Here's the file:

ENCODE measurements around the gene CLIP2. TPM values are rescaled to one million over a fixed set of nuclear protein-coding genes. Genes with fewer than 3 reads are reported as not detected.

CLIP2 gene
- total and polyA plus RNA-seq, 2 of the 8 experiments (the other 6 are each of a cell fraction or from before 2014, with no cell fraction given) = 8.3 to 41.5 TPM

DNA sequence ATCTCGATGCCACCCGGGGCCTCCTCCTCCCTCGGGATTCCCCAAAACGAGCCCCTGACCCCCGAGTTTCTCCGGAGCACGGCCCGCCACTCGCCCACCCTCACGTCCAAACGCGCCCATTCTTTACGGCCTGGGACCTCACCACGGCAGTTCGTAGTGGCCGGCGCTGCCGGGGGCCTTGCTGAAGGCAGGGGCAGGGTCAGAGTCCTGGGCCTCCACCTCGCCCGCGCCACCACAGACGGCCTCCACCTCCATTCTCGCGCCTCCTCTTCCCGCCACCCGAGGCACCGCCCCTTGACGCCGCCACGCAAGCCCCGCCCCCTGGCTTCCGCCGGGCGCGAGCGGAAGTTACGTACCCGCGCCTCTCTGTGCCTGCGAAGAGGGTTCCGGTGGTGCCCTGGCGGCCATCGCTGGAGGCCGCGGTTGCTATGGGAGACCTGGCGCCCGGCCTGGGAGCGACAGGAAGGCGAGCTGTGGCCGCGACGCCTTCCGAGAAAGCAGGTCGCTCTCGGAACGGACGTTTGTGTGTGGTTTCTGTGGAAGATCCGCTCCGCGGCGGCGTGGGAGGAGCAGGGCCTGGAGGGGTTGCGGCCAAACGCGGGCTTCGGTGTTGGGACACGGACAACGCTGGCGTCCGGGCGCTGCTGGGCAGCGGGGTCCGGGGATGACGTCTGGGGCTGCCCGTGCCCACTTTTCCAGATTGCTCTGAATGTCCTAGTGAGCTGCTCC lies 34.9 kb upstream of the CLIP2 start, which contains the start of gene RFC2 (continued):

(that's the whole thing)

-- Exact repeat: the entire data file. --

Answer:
ENCODE measurements around the gene CLIP2. TPM values are rescaled to one million over a fixed set of nuclear protein-coding genes. Genes with fewer than 3 reads are reported as not detected.

CLIP2 gene
- total and polyA plus RNA-seq, 2 of the 8 experiments (the other 6 are each of a cell fraction or from before 2014, with no cell fraction given) = 8.3 to 41.5 TPM

DNA sequence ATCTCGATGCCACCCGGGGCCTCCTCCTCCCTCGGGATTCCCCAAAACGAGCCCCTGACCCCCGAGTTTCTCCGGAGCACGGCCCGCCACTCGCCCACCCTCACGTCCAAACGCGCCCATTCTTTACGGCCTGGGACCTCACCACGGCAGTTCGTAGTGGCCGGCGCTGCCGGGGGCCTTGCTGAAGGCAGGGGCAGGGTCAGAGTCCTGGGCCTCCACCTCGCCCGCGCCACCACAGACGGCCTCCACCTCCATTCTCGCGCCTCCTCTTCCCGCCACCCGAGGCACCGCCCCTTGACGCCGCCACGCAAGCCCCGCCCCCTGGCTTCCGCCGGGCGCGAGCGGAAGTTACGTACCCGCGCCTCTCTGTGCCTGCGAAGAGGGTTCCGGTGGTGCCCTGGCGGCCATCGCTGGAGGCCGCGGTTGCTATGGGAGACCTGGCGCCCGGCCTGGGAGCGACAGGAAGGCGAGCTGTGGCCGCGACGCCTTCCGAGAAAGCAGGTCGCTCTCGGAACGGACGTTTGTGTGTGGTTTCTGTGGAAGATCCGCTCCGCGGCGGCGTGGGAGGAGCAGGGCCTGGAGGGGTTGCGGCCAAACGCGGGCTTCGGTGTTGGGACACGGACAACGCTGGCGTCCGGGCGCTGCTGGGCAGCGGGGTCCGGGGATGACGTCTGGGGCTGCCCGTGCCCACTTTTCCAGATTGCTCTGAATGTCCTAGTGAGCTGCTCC lies 34.9 kb upstream of the CLIP2 start, which contains the start of gene RFC2 (continued):